Will it be death by red tape?
The Aspen Times
Aspen, CO Colorado
BASALT ” The Basalt Town Council decided not to expand a moratorium on major development applications Tuesday, but it approved slowing a review process that developers claimed is already dreadfully slow.
The council approved a moratorium on major applications June 10 to buy time to work on updates to its land-use code. Tuesday night, the board considered applying the moratorium to projects seeking annexation into the town. Those projects were exempt from the initial moratorium because the council has extraordinary powers to dictate the terms when it annexes property into the town. In short, it can ask for the world because it has leverage.
For that reason, the council voted 5-1 not to subject annexation requests to the moratorium. The town government is currently reviewing four major projects that require annexation.
Councilwoman Jacque Whitsitt argued to include annexations in the stoppage. She said the only way the town government will have enough time to work on changes to its land use is if it reduces time spent reviewing development applications. The moratorium is in effect for nine months. That won’t be enough time if the town continues to review all projects in the pipeline, Whitsitt said. She voted to stop review of the four annexation requests and not accept any new applications.
Whitsitt said the town has to determine how much growth is can absorb.
The other five council members approved a recommendation from the planning staff to slow, but not stop, the review process for annexation requests. Time would be dedicated to work on new code rules, but annexations wouldn’t be completely ignored. If that doesn’t provide the time the council and planning staff needs to work on code amendments, a “cooling off period” could be applied to annexation requests at a later time, planning director Susan Philp said.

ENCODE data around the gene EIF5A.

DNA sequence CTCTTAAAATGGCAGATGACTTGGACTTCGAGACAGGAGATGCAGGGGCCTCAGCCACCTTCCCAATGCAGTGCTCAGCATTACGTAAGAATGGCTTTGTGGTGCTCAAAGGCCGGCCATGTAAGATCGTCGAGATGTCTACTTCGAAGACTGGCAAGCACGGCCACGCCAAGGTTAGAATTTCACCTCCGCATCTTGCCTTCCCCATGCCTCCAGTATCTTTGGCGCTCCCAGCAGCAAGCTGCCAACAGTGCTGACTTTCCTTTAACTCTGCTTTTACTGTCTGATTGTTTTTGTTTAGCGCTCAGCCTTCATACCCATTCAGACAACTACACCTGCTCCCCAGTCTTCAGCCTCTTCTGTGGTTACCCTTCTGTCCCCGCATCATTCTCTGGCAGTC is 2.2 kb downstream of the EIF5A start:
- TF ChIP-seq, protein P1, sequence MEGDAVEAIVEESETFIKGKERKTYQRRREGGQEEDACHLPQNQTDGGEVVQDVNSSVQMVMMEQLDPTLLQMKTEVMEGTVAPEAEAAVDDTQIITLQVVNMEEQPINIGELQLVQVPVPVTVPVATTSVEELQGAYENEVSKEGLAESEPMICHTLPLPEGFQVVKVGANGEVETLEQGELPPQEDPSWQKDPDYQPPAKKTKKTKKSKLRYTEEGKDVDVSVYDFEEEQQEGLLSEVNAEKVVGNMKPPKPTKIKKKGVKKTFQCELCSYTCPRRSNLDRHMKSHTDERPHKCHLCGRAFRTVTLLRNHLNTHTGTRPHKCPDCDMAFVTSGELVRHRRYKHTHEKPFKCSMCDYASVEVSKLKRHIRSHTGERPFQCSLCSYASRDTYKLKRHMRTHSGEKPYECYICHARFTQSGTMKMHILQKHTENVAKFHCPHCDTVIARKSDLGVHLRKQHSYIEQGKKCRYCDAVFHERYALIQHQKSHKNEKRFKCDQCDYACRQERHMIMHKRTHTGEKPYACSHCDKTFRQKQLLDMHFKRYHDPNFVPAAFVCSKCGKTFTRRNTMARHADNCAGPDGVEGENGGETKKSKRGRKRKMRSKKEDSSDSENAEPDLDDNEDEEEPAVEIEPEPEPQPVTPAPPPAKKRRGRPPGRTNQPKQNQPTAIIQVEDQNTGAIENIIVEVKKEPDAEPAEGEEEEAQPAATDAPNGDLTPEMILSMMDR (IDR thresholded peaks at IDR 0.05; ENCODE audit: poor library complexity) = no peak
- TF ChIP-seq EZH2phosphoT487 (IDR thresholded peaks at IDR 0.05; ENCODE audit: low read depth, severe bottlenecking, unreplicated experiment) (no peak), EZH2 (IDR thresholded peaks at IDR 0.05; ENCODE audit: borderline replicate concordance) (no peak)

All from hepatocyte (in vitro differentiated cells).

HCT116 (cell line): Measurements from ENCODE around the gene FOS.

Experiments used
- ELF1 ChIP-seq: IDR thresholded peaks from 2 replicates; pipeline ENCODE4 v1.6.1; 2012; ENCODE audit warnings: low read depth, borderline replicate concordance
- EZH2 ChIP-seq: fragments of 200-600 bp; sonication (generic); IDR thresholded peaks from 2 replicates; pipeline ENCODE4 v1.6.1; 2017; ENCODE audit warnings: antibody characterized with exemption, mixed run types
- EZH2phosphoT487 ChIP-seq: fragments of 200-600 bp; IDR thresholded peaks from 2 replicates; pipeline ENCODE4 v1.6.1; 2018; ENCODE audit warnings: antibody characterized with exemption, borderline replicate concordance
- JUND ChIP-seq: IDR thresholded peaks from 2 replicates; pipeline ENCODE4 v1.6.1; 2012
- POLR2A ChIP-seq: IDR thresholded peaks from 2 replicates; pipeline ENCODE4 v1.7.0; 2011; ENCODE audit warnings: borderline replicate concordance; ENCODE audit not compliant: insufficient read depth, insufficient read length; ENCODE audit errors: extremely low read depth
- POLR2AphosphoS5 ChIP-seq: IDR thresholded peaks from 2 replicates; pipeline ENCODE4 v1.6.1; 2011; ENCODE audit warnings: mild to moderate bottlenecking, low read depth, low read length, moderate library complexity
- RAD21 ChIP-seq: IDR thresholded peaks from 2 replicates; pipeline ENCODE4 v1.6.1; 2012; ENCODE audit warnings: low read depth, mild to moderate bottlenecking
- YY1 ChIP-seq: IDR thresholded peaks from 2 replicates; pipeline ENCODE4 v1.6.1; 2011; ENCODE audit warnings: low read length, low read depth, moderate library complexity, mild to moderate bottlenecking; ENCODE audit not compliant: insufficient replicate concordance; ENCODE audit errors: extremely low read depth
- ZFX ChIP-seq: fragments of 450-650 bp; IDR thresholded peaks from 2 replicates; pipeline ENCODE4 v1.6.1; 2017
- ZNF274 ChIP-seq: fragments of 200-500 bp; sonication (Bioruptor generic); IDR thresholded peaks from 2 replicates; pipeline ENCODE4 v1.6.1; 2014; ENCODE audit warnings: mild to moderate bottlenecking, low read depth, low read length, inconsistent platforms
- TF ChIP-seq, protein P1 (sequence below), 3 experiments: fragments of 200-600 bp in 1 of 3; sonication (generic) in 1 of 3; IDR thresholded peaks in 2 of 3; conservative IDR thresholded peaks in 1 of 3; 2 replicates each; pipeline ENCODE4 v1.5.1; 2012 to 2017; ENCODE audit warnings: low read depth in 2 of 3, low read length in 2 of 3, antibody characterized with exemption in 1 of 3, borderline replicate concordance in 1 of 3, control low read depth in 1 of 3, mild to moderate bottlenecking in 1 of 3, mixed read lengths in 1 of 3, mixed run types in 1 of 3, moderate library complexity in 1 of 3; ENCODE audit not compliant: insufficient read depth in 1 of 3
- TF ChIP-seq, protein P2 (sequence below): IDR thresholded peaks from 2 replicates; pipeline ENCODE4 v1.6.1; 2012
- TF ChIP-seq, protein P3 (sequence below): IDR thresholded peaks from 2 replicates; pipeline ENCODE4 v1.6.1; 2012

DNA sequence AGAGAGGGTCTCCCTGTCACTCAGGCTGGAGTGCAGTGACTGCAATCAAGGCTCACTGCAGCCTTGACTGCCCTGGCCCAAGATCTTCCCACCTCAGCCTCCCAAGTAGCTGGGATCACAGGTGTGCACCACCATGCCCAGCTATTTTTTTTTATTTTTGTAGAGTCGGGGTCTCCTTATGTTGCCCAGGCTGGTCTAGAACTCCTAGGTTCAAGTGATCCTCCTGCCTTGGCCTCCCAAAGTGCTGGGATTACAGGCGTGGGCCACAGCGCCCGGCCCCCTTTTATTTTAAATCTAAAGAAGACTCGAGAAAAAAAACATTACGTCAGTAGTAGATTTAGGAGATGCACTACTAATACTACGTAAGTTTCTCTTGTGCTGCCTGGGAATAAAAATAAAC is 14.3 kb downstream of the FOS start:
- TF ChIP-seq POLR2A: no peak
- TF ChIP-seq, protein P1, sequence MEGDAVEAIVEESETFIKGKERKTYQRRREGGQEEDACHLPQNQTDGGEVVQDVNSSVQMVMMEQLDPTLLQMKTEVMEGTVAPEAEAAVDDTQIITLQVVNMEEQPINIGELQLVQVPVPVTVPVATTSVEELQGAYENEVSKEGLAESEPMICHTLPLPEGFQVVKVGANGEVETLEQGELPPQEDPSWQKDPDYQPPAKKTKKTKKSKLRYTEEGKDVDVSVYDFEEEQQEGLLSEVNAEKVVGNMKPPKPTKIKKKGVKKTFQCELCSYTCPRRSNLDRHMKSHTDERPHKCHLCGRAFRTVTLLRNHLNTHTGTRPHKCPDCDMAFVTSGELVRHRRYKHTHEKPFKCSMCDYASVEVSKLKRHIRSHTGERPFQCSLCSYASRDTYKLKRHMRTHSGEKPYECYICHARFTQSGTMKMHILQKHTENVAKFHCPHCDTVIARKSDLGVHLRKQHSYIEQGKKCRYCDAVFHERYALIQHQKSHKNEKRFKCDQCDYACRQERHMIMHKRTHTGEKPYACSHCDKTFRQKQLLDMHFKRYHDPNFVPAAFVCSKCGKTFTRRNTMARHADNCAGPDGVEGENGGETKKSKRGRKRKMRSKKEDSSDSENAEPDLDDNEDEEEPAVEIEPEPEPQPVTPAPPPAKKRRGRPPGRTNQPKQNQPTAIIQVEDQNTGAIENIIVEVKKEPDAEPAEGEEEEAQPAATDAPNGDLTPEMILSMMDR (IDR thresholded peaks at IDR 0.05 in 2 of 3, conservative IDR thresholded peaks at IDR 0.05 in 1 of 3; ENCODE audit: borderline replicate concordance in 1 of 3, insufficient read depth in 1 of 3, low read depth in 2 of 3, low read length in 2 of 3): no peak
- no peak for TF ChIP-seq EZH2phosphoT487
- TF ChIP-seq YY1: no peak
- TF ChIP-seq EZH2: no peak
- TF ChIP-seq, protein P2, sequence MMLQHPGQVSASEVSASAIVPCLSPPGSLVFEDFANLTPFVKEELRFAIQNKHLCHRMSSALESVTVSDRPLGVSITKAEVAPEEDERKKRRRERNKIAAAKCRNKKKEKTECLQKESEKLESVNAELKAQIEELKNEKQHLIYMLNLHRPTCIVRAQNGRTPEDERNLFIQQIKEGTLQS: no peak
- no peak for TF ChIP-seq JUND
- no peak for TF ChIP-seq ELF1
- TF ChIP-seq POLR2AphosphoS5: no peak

Developers urged the board to keep the process moving. Briston Peterson, the representative of the owners of the Stott’s Mill project, said Basalt’s review process is already slow. He claimed the project has been in the process for 31⁄2 years to 4 years. (A Basalt staff member disputed that claim after the meeting.)
“The process in itself is a moratorium,” Peterson said.
Representatives of other development projects said their projects already include a heavy dose of affordable housing. It makes no sense for those applications to be delayed while working on regulations requiring affordable housing, they claimed. Instead, they pressed for approvals so they can build that housing.
David Corbin, Aspen Skiing Co. vice president of planning and development, sparked a mini-controversy when he suggested that placing a moratorium on annexation requests could force developers to turn to other jurisdictions for approval. The Skico has two properties on the fringe of Basalt that it is considering for employee housing projects. Forcing developers to seek approvals by Pitkin or Eagle counties, both of which border Basalt, isn’t in the best interests of the community, Corbin said.
Whitsitt said she was surprised to hear the Skico “threat” to shop its projects with other jurisdictions. “I have to throw out the county threat because I don’t think there is one,” she said. The counties have agreements with Basalt that give the town special clout on developments proposed next to its borders.